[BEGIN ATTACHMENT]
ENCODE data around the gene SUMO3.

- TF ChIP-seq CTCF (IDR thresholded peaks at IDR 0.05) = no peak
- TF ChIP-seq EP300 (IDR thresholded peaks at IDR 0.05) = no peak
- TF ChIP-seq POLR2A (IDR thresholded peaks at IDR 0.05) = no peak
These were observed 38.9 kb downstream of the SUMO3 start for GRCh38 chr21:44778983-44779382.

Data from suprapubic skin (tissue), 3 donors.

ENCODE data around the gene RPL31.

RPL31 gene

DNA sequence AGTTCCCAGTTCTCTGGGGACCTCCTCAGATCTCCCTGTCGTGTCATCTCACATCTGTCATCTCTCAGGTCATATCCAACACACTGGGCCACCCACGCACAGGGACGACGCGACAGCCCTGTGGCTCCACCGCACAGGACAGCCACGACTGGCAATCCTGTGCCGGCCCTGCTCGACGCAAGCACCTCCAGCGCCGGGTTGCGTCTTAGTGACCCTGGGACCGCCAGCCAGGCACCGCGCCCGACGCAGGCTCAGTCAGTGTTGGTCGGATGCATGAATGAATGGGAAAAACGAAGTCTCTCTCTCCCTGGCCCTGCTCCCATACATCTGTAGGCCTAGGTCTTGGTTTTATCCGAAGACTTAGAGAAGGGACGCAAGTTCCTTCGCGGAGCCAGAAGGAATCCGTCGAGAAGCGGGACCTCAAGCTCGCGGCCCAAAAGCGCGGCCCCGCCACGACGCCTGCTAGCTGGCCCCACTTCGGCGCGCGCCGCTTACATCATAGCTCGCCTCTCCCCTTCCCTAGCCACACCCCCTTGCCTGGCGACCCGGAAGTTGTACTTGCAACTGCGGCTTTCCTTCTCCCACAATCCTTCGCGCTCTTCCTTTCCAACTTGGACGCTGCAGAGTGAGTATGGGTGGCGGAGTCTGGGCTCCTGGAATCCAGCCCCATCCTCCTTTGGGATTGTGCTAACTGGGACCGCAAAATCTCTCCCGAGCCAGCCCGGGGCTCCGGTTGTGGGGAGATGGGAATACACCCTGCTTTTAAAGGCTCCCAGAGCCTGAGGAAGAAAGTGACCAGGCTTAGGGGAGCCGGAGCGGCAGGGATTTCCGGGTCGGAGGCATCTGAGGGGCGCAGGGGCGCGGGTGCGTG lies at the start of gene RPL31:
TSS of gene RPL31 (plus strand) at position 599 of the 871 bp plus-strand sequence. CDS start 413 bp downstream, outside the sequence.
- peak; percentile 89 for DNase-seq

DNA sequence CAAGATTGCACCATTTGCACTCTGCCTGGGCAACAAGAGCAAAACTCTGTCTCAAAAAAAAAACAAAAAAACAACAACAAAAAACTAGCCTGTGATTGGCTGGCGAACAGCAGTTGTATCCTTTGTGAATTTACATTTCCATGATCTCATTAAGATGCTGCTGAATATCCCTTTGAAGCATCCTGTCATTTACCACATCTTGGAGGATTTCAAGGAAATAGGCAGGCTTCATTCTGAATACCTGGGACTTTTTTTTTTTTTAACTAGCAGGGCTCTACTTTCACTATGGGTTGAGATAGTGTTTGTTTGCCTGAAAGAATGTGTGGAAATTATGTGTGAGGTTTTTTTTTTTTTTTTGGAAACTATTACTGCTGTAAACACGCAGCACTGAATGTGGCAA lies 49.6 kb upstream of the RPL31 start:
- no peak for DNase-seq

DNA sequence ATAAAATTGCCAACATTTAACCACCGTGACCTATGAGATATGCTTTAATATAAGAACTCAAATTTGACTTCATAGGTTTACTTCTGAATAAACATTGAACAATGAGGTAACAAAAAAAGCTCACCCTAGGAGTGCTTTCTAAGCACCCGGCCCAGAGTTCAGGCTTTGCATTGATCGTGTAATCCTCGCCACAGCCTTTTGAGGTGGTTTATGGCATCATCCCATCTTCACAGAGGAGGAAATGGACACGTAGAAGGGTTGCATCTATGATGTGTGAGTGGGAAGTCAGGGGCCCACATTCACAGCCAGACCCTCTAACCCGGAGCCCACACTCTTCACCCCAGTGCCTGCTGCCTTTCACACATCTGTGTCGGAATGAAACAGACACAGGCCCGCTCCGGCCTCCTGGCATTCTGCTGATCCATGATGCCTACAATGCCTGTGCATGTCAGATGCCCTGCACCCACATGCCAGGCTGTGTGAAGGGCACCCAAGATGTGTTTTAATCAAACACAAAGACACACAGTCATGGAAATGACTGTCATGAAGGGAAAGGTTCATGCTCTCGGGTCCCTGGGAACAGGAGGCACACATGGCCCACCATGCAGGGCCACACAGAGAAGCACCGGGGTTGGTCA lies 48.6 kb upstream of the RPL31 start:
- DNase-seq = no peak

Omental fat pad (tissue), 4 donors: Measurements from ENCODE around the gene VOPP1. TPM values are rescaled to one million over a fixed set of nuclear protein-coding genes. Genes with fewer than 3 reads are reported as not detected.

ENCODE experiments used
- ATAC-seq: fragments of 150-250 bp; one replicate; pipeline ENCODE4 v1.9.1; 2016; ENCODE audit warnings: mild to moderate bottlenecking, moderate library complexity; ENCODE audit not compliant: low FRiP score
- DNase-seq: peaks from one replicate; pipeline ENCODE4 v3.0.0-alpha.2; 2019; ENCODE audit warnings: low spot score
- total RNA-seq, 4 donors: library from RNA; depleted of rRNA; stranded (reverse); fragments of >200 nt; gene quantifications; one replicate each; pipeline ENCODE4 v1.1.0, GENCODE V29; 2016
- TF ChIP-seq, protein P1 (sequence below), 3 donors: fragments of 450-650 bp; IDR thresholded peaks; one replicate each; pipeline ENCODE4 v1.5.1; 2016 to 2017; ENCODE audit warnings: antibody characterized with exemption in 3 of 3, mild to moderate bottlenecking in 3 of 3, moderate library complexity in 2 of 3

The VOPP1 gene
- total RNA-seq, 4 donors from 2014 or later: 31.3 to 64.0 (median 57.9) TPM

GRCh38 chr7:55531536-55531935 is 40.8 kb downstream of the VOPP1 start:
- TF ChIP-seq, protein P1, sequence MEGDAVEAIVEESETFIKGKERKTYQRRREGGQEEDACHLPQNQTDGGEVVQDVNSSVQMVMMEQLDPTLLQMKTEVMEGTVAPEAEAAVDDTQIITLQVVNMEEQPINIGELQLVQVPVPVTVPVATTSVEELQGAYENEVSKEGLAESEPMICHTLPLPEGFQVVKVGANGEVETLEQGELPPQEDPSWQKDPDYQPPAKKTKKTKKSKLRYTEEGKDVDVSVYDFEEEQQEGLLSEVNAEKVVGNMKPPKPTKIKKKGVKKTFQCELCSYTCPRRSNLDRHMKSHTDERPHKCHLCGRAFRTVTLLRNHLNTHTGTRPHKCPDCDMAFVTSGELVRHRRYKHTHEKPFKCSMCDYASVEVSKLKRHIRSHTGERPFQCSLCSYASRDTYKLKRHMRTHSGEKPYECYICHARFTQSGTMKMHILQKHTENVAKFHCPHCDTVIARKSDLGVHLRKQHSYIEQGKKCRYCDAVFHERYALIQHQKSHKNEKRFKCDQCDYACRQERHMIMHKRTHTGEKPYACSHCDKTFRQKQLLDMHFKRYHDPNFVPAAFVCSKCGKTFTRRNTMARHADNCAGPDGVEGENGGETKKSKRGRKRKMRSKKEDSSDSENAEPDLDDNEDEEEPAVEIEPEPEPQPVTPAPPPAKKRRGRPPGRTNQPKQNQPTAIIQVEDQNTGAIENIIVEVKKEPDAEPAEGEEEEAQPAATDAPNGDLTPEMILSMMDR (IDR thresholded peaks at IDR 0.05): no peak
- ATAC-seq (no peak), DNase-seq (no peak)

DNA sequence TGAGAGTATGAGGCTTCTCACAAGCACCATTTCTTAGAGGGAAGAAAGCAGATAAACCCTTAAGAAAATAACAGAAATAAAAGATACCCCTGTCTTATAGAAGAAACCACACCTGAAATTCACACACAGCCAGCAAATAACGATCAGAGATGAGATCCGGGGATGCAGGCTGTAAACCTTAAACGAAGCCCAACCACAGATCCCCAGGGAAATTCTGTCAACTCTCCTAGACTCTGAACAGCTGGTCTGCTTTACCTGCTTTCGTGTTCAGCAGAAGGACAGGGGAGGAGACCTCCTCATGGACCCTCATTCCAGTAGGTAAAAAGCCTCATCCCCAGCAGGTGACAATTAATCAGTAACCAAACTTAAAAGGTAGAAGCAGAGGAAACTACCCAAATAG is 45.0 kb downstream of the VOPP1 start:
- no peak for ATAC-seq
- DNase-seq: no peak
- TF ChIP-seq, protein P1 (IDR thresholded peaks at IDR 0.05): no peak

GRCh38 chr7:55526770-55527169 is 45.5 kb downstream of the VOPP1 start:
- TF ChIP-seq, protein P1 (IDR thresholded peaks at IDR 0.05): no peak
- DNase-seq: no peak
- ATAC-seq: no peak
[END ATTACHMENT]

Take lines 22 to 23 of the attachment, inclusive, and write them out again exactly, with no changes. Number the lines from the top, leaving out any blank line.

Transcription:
The VOPP1 gene
- total RNA-seq, 4 donors from 2014 or later: 31.3 to 64.0 (median 57.9) TPM